Yeah, sprinting is highest-intensity training.
What’s truly remarkable about a sprint workout is that while the sprinting itself is all-consuming and extremely tiring as you’re doing it, this feeling doesn’t linger. You’re not going to feel beat up after some good sprint training. You might be sore in places you weren’t aware existed (because you’re probably working your muscles in a uniquely explosive manner), but you won’t be hobbled. You might feel a bit spent in the legs the next day, but you won’t wake up with an elevated heart rate from pushing too hard the previous day. For me, a sprint session leaves me feeling energized. I don’t exactly have a burning desire to exercise again that day, but I’m not a useless blob, dry-heaving and panting on the floor.
And yet the beneficial effects are pronounced:
Sold yet? You had better be, because we’re doing another poll and week-long Primal health challenge.
How many times in the last 30 days have you run (or cycled, or swam, etc.) as hard as you could for a short period of time? In other words…Sorry, there are no polls available at the moment.
Same drill as last week: I want you to sprint once in the next seven days, starting today.
You’ll want to warmup before launching into a sprint, of course. First, do some active dynamic stretching – leg swings, Grok squats, some high knee jumping, walking knee raises, that sort of thing – but keep it to just one or two sets per stretch, with 14 reps per set; a recent study found that while such stretching improved sprint performance, three sets were too many and actually reduced performance and induced fatigue. Then, do three to four runs (or cycling, etc.) at 60, 70, 80, and 90% intensity to prepare for the sprints.
Shoot for eight to ten sprinting efforts. If you can’t do eight do as many as you can. I’m partial to running sprints (especially hills, which are easier on the joints), but those aren’t necessary. Cycling works very well (and a lot of the studies use cycling), as does swimming. Just remember what I said earlier – what matters most is that you’re moving intensely and maximally. Actually, what matters most is that you’re moving safely. I don’t want anyone pushing themselves so far they pull a hamstring or break a hip. Be careful and know your limits.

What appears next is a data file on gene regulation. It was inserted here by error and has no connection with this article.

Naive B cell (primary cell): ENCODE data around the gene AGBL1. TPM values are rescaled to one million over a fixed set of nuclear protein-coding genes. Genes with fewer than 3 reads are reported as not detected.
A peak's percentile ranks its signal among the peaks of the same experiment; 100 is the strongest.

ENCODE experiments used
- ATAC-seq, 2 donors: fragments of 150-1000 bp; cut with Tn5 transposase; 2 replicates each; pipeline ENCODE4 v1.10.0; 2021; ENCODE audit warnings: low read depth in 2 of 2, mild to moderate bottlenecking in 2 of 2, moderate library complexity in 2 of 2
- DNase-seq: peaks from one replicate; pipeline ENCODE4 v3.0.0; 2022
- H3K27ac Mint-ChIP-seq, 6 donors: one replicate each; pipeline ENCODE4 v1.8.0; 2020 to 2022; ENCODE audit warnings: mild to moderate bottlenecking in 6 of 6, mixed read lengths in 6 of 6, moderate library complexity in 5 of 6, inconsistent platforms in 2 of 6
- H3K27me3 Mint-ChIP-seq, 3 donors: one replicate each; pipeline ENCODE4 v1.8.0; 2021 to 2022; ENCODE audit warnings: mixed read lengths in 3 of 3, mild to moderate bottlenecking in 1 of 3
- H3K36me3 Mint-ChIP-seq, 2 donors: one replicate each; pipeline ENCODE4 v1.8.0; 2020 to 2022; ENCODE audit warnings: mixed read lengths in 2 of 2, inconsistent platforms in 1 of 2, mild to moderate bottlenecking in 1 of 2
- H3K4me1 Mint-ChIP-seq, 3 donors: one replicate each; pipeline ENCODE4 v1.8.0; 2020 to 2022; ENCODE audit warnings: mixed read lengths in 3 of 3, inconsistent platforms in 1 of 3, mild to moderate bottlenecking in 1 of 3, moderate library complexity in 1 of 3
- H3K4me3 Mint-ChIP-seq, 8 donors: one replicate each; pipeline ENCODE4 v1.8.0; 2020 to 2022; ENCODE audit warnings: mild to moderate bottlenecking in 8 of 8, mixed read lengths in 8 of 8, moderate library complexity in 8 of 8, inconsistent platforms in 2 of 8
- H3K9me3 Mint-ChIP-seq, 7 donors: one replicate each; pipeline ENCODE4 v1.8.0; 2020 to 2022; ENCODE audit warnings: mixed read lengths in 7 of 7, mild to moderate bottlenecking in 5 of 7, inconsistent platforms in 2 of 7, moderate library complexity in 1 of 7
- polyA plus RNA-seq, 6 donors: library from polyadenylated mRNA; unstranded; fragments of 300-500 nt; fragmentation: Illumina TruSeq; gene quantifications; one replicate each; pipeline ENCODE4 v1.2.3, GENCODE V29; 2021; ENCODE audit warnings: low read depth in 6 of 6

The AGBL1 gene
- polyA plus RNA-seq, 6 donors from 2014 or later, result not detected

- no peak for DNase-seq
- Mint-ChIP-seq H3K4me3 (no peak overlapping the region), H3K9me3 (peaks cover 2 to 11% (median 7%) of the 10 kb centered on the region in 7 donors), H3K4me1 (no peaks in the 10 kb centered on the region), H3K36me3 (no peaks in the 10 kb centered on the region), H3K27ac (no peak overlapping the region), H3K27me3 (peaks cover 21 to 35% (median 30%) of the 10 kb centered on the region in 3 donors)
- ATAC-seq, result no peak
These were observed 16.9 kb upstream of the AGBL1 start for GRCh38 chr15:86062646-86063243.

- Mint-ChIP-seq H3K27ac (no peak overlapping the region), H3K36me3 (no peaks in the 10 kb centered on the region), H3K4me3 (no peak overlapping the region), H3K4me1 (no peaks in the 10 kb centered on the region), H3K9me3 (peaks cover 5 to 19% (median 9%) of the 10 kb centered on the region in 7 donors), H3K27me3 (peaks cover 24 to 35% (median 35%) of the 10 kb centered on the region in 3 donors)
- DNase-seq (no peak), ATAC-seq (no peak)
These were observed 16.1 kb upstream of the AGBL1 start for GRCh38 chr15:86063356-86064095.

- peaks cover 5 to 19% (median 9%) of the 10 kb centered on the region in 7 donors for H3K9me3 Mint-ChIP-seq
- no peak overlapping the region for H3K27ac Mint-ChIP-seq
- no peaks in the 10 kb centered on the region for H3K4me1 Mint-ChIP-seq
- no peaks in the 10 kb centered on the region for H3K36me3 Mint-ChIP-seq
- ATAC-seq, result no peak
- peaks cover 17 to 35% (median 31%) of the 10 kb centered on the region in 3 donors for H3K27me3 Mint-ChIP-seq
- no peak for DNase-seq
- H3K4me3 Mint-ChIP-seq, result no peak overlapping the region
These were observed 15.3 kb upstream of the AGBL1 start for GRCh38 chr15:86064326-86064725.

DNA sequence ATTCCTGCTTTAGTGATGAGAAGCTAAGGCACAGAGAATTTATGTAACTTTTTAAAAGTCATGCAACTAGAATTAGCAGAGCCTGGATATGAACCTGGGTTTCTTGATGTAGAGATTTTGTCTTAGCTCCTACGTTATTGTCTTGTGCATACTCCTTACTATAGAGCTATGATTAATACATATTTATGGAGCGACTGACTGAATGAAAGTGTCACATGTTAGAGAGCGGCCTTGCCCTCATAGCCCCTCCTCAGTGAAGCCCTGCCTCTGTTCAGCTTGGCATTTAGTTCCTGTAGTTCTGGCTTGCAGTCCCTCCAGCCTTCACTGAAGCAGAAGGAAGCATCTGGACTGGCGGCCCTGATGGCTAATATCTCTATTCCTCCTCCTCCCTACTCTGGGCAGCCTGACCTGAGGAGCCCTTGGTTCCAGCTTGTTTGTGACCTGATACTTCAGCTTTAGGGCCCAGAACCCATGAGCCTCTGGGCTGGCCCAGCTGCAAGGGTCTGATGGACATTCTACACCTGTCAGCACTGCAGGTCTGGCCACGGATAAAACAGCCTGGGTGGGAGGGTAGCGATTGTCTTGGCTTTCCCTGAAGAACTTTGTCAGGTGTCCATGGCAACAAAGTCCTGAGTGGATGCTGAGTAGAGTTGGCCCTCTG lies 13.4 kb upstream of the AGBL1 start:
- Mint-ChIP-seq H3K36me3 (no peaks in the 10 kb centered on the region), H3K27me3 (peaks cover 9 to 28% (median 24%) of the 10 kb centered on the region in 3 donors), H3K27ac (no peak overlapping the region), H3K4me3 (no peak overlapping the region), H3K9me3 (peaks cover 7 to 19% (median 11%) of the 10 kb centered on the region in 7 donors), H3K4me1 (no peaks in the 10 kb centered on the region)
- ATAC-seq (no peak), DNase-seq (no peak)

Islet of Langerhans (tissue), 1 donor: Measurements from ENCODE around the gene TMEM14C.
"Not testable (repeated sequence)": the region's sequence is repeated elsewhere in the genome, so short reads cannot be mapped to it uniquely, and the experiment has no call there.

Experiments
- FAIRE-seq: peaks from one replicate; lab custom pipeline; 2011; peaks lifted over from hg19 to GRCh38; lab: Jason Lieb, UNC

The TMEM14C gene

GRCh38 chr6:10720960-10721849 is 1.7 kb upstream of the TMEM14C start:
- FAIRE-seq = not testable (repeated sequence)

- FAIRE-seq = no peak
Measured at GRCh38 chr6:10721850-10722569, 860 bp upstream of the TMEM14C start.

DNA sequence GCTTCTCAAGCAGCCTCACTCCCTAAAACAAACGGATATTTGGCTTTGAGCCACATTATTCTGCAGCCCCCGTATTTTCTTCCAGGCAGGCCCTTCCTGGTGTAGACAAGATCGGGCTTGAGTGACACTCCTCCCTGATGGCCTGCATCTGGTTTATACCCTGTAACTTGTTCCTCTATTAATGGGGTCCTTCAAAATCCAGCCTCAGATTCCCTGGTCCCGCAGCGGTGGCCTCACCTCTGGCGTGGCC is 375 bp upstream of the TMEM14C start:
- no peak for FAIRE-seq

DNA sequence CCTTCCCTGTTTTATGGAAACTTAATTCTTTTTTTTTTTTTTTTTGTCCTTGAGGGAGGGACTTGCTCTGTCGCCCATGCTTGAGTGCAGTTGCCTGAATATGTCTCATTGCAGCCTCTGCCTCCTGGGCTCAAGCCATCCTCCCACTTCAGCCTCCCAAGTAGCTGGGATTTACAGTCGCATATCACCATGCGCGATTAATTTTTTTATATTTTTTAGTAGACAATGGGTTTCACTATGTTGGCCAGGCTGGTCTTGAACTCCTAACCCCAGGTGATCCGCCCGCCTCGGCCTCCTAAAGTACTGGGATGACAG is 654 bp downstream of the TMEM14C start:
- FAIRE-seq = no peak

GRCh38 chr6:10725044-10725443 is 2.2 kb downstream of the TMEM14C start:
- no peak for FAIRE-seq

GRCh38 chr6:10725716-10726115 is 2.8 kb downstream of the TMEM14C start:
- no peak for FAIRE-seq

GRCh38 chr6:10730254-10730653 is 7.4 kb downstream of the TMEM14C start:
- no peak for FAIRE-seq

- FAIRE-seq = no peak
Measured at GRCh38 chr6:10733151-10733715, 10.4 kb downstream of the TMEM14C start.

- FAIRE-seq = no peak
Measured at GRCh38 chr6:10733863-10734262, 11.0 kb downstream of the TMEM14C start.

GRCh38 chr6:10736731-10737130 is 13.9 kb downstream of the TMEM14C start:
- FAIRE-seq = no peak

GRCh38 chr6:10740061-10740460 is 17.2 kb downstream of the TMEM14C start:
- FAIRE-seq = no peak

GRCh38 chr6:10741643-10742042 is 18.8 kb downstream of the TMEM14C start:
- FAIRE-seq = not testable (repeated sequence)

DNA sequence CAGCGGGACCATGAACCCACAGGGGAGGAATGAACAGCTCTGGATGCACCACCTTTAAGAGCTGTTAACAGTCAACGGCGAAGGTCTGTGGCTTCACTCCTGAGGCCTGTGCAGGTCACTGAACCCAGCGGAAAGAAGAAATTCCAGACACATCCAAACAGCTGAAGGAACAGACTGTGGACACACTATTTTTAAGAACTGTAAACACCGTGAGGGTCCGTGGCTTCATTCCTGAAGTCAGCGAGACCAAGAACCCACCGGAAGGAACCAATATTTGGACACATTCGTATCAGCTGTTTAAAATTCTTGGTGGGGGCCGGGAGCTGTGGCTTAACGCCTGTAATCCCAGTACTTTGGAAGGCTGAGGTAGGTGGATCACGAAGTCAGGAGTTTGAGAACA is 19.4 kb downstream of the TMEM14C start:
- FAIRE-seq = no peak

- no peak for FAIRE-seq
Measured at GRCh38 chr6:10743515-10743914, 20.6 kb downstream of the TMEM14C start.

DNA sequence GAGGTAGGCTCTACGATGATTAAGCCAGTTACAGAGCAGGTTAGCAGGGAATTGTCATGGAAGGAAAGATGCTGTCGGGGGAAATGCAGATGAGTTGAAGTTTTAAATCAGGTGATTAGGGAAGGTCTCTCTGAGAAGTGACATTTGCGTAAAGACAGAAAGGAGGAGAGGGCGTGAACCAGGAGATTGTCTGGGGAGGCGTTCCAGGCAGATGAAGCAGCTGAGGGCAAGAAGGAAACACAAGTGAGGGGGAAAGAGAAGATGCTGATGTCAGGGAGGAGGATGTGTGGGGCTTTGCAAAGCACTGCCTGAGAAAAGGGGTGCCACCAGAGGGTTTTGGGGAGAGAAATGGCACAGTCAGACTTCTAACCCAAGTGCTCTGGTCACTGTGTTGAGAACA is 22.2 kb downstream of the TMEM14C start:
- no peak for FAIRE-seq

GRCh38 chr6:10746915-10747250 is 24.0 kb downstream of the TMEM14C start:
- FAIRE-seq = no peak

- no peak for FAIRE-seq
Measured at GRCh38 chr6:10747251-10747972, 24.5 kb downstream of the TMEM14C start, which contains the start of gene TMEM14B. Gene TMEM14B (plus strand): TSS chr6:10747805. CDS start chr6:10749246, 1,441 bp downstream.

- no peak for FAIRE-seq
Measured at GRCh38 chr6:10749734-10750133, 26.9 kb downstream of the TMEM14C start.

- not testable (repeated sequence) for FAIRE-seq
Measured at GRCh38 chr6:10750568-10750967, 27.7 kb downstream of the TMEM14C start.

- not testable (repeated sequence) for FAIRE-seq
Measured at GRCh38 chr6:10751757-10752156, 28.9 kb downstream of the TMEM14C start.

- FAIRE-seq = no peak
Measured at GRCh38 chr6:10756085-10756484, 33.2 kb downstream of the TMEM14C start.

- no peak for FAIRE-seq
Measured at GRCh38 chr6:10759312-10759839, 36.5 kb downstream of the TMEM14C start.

Since we’re talking sprints – maximal, all-out efforts – you’re going to need some rest in between efforts. I like Tabata intervals, but those are a different beast altogether. This time, take one or two minutes in between sprints (or even a smidge more, if you need it) to recover. The longer your sprint, the longer your recovery time. A 100 meter runner or a 30 second cycling sprinter might need three minutes to recover enough to give it his or her all on the next one, while a 40 yard dasher or a 20 second cyclist might need just a minute or two. Take as much time as you need to compose yourself in between efforts.
Well, readers, what do you think? Does that sound reasonable? A single session of eight to ten sprints this week? I know I’m in (I manage to do so just about every week). Are you? Let me know in the comment board. And also let me know how last week’s challenge of logging at least an hour of dedicated low-level aerobic activity each day went. Grok on!